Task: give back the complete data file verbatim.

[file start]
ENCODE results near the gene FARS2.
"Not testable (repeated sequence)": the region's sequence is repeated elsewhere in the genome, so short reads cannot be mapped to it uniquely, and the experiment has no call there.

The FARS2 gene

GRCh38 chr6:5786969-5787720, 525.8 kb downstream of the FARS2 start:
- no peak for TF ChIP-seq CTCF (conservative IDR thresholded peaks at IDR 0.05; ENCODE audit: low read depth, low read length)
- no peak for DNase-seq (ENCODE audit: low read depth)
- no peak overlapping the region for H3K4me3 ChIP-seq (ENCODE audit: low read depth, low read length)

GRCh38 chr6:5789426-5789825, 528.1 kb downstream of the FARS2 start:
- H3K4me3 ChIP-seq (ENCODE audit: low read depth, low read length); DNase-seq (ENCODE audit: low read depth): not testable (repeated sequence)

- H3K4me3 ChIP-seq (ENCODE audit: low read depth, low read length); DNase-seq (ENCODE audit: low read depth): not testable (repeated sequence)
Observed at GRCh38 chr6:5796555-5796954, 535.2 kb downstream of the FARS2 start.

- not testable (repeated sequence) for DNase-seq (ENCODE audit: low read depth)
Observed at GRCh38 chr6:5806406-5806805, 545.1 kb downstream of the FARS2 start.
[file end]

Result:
ENCODE results near the gene FARS2.
"Not testable (repeated sequence)": the region's sequence is repeated elsewhere in the genome, so short reads cannot be mapped to it uniquely, and the experiment has no call there.

The FARS2 gene

GRCh38 chr6:5786969-5787720, 525.8 kb downstream of the FARS2 start:
- no peak for TF ChIP-seq CTCF (conservative IDR thresholded peaks at IDR 0.05; ENCODE audit: low read depth, low read length)
- no peak for DNase-seq (ENCODE audit: low read depth)
- no peak overlapping the region for H3K4me3 ChIP-seq (ENCODE audit: low read depth, low read length)

GRCh38 chr6:5789426-5789825, 528.1 kb downstream of the FARS2 start:
- H3K4me3 ChIP-seq (ENCODE audit: low read depth, low read length); DNase-seq (ENCODE audit: low read depth): not testable (repeated sequence)

- H3K4me3 ChIP-seq (ENCODE audit: low read depth, low read length); DNase-seq (ENCODE audit: low read depth): not testable (repeated sequence)
Observed at GRCh38 chr6:5796555-5796954, 535.2 kb downstream of the FARS2 start.

- not testable (repeated sequence) for DNase-seq (ENCODE audit: low read depth)
Observed at GRCh38 chr6:5806406-5806805, 545.1 kb downstream of the FARS2 start.